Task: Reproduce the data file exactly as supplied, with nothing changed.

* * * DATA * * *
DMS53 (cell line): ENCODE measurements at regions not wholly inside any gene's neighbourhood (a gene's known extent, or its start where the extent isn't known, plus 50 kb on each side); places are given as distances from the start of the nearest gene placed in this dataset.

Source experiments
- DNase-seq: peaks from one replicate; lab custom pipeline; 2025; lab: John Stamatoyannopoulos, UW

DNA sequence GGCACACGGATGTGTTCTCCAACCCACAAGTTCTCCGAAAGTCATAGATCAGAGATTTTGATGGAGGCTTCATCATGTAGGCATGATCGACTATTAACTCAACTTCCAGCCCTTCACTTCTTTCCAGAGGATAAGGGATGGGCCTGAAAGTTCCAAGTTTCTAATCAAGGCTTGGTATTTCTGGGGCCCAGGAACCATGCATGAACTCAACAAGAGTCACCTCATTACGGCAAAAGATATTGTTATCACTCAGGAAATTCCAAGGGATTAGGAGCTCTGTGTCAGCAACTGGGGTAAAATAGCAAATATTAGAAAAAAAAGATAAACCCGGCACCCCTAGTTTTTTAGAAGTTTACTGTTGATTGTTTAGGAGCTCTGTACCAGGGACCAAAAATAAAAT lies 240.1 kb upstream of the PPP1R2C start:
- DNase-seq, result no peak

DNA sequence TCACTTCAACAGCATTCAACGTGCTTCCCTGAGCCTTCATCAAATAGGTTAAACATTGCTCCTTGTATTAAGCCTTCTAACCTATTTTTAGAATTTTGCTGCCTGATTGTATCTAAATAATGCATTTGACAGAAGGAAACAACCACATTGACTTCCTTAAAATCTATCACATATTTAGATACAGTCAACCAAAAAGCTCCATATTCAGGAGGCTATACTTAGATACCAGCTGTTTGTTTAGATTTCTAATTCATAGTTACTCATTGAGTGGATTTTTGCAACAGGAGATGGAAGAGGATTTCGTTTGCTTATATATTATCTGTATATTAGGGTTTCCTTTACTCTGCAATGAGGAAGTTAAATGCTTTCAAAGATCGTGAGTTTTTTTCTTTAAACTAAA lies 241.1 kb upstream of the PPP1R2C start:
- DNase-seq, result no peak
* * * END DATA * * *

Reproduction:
DMS53 (cell line): ENCODE measurements at regions not wholly inside any gene's neighbourhood (a gene's known extent, or its start where the extent isn't known, plus 50 kb on each side); places are given as distances from the start of the nearest gene placed in this dataset.

Source experiments
- DNase-seq: peaks from one replicate; lab custom pipeline; 2025; lab: John Stamatoyannopoulos, UW

DNA sequence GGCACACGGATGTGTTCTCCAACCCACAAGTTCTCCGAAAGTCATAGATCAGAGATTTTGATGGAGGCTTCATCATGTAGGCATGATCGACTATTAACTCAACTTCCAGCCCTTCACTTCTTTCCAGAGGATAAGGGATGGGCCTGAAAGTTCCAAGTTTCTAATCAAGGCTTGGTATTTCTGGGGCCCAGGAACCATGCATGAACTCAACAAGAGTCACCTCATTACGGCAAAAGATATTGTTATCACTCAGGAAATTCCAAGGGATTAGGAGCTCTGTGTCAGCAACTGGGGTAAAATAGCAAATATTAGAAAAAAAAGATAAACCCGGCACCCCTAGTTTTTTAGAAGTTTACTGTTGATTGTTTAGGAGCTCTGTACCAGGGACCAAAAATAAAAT lies 240.1 kb upstream of the PPP1R2C start:
- DNase-seq, result no peak

DNA sequence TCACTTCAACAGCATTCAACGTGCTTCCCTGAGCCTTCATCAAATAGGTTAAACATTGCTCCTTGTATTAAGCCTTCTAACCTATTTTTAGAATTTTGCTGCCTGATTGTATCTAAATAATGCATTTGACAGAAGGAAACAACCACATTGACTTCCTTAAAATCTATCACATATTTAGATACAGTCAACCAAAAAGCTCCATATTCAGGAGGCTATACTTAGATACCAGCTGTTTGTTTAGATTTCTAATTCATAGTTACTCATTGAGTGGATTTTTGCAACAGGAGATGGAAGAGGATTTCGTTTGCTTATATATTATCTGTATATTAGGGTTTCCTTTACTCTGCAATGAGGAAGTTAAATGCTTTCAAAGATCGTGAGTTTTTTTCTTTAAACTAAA lies 241.1 kb upstream of the PPP1R2C start:
- DNase-seq, result no peak